Sony is no copycat. Its Tablet S, revealed at IFA today, shows true innovation in hardware design. It’s slightly smaller than the iPad, but it feels completely different to hold, with its folded-magazine “wraparound” design. It has high-tech features that set it apart from the iPad and other Android Honeycomb tablets, including DLNA support, an IR blaster, and what Sony calls “quick view/quick touch,” which makes the screen and Web browser extremely responsive and fast-loading.

A bigger step for Sony is what comes on the device. The Tablet S comes preloaded with access to Sony Entertainment Network, including a six-month free subscription to its Music Unlimited service, plus two free PlayStation 1 games—finally, leveraging assets from across different business units, a huge step for Sony. Sony has also negotiated deals for an exclusive window to several new Android tablet apps, including Crackle and Foursquare, which will be preloaded on the device. These are all important product innovations, which combined with Sony’s brand should put Sony’s product ahead of many Android competitors in consumers’ minds.

But the price—on par with the market-leading iPad at $499 for the 16GB version and $599 for the 32GB version—raises a red flag. We’ve been down this road before: Motorola and HP both priced their devices on par with the iPad, and both were unable to sell their devices in volume until they lowered the price significantly. Yesterday, I spoke with Phil Lubell, Vice President of Tablet and Digital Reading at Sony, about the product strategy behind the device. Phil reiterated Sony’s position that their product justifies a premium price. Consumers will be the judge of that, but my concern for Sony is not price competition with Apple but price competition with Amazon, whose tablet we expect to be significantly cheaper.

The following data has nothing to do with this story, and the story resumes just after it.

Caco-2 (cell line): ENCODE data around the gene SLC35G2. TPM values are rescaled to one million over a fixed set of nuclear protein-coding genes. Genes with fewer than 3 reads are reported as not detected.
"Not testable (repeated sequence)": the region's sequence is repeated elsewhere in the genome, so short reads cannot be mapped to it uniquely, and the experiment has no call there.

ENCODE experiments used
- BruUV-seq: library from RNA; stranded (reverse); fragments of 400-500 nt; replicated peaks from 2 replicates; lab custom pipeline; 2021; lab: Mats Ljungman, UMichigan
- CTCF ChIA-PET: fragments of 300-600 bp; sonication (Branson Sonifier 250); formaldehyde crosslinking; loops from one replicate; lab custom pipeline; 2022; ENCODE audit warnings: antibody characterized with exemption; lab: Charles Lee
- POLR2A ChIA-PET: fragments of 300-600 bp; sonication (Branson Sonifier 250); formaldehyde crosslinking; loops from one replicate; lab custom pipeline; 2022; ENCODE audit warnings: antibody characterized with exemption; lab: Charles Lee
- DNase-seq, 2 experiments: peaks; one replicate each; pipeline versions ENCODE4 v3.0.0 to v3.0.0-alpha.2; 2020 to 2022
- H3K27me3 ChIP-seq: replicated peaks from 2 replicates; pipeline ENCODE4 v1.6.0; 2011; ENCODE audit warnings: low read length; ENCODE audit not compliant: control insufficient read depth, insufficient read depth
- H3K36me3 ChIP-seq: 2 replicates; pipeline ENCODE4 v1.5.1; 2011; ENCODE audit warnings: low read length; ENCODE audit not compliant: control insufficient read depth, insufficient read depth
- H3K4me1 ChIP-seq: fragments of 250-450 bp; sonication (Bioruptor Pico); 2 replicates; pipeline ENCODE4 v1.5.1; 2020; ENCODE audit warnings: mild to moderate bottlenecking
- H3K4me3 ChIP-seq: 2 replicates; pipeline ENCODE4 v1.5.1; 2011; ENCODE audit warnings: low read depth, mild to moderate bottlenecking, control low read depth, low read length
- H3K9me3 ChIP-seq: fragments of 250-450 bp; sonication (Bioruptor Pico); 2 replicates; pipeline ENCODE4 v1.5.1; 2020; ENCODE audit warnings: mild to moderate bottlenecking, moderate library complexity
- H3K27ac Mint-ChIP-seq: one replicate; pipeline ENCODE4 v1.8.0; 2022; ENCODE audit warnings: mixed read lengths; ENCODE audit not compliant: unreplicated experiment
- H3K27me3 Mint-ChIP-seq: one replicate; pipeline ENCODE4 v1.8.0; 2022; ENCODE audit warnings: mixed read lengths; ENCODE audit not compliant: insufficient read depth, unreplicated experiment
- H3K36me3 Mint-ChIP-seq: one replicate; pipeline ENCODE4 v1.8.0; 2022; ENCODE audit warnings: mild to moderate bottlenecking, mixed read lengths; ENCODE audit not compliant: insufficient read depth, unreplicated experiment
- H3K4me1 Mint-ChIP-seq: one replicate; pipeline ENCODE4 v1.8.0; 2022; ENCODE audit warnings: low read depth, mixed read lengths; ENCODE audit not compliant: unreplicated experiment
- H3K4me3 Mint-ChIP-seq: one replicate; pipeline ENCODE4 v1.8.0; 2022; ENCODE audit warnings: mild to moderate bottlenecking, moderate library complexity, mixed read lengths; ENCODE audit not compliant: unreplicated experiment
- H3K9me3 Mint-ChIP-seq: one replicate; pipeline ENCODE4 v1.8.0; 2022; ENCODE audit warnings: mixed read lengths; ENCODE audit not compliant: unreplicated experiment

This, too, has the ring of familiarity to it. Product strategists at Sony, of all companies, should be the most wizened to the harsh realities of competing with Amazon economics from its experience with its eBook reader business. Sony was the first to launch a widely available E Ink eReader in 2006, only to rapidly lose market share to Amazon, whose Kindle included wireless connectivity and severely undercut Sony on price.

This is the new reality of adjacent competition. Competing as a hardware manufacturer against companies whose core business is not hardware is a high-risk game. In this respect, we see the product strategy behind the Sony Tablet S as evolution, not revolution. Bringing together “best of Sony” hardware and content assets is a step forward for Sony, most certainly. But revolution would be to flip the model and lead with content and services, which is not a step Sony is willing to take with its product strategy — yet. After round two of competition with Amazon economics, product strategists may look back and second guess that decision.